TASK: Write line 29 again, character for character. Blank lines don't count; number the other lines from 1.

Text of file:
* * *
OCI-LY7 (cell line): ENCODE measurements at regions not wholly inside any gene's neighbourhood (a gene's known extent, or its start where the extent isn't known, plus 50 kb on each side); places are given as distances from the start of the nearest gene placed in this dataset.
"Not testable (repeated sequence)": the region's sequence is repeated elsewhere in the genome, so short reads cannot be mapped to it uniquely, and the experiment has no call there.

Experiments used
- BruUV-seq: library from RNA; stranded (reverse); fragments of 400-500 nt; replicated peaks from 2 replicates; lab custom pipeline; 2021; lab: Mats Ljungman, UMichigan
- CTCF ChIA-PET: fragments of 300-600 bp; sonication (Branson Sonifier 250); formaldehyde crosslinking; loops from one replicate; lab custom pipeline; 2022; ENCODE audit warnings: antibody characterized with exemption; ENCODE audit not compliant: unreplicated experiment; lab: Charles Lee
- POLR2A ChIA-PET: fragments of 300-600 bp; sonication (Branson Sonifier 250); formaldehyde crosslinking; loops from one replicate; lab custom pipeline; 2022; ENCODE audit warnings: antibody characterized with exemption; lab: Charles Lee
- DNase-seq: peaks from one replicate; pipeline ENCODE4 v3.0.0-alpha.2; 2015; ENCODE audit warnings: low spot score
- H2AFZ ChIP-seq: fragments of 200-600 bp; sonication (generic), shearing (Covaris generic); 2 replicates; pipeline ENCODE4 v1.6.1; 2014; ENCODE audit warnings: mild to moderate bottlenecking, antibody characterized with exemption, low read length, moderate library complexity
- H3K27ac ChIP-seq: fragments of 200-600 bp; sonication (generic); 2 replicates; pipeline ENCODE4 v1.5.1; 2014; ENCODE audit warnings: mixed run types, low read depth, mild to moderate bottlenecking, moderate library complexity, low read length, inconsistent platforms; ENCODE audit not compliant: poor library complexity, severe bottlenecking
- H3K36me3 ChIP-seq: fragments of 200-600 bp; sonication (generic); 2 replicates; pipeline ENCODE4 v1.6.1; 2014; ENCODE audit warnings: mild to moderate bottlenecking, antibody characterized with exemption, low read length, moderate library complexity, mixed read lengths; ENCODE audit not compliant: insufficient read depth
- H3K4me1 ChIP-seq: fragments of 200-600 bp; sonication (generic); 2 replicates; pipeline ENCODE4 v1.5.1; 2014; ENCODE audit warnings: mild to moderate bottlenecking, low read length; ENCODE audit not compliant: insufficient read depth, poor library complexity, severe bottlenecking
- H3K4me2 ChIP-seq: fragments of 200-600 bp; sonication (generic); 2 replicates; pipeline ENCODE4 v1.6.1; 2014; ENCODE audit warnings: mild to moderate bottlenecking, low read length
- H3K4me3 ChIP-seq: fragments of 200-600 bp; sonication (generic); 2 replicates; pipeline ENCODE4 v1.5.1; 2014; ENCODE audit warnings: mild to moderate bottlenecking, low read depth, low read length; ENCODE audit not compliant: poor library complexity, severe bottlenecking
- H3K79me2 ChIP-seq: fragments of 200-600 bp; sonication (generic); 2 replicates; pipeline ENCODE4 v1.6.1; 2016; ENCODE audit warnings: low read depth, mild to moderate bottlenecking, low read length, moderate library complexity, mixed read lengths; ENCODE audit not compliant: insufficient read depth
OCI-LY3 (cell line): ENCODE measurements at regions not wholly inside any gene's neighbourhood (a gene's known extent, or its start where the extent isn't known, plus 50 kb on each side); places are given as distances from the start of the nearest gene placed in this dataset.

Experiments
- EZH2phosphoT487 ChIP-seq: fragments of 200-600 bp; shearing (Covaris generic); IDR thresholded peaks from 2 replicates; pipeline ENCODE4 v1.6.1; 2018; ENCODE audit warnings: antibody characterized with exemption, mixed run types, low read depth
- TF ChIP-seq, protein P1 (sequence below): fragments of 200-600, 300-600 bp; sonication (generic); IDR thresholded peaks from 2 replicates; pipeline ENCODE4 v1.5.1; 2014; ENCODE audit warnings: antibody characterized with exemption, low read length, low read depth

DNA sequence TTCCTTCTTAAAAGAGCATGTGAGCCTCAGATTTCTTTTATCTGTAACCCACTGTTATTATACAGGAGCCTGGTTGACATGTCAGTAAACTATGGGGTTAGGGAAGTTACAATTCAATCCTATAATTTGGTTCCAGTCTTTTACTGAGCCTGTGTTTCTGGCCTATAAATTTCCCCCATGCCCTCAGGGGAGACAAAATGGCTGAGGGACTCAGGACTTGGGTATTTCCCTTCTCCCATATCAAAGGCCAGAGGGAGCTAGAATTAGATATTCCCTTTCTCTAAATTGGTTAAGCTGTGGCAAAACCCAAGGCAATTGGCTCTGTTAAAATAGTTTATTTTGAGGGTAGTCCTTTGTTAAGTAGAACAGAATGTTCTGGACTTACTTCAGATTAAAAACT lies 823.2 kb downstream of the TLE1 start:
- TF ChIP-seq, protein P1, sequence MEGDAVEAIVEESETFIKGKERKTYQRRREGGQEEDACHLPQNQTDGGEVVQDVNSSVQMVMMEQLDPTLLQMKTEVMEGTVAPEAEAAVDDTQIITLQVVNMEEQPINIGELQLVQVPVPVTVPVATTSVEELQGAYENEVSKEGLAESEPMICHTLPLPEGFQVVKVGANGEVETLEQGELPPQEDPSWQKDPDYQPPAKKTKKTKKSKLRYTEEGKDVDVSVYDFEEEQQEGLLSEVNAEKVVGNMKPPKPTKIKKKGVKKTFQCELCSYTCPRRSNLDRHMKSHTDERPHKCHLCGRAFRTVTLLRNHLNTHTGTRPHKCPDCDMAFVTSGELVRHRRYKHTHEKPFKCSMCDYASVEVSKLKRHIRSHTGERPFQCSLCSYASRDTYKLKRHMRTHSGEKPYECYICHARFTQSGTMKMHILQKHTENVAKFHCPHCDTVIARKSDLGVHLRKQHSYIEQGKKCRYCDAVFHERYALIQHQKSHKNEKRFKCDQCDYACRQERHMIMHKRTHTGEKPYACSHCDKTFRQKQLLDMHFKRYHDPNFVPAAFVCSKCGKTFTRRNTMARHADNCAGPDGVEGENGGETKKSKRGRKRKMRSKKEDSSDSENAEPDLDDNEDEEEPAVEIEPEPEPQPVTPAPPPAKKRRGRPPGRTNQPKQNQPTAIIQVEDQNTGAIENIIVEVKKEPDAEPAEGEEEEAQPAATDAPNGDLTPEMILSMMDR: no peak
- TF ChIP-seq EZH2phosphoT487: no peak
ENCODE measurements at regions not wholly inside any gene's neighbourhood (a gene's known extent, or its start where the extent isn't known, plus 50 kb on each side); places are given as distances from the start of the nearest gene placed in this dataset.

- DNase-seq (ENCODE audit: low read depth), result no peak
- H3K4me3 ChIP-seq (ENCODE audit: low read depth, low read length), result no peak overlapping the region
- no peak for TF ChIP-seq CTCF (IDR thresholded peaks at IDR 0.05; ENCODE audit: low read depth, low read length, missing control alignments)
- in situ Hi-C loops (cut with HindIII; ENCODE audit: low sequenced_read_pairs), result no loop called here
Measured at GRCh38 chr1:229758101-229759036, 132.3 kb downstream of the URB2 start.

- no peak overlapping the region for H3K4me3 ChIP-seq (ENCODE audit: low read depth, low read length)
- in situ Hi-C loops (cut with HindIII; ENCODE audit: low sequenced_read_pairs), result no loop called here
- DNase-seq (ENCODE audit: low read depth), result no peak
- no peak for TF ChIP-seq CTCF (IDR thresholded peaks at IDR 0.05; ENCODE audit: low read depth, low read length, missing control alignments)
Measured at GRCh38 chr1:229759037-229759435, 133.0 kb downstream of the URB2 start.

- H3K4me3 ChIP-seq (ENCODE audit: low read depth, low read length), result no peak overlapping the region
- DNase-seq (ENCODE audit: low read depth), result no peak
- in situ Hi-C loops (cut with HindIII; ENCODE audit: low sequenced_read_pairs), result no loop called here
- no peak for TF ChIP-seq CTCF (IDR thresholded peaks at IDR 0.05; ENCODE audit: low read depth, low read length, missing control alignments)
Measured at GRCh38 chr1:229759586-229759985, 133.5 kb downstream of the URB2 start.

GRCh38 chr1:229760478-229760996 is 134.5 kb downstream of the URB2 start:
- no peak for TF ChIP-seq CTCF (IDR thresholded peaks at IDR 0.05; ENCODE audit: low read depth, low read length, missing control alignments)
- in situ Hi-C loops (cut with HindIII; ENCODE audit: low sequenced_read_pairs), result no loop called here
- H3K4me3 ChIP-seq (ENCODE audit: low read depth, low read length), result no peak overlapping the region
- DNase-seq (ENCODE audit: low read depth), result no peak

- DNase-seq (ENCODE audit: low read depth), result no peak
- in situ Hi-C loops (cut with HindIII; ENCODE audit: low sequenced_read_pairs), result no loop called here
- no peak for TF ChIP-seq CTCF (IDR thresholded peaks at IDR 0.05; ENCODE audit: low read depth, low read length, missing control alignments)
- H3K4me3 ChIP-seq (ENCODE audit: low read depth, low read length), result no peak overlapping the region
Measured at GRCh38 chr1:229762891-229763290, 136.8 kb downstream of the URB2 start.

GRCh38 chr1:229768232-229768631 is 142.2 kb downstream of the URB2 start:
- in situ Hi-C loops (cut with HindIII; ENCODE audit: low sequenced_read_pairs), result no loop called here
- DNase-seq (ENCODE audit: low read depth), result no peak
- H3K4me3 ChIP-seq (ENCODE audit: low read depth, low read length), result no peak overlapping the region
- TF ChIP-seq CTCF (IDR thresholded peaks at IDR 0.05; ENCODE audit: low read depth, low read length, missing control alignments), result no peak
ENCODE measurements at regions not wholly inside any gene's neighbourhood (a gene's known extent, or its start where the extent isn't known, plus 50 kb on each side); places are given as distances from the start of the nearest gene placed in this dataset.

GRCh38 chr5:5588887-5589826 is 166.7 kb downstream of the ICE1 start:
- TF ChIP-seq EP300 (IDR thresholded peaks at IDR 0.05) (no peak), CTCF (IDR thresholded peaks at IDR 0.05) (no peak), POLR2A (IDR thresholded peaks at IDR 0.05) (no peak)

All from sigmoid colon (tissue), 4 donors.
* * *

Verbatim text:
- in situ Hi-C loops (cut with HindIII; ENCODE audit: low sequenced_read_pairs), result no loop called here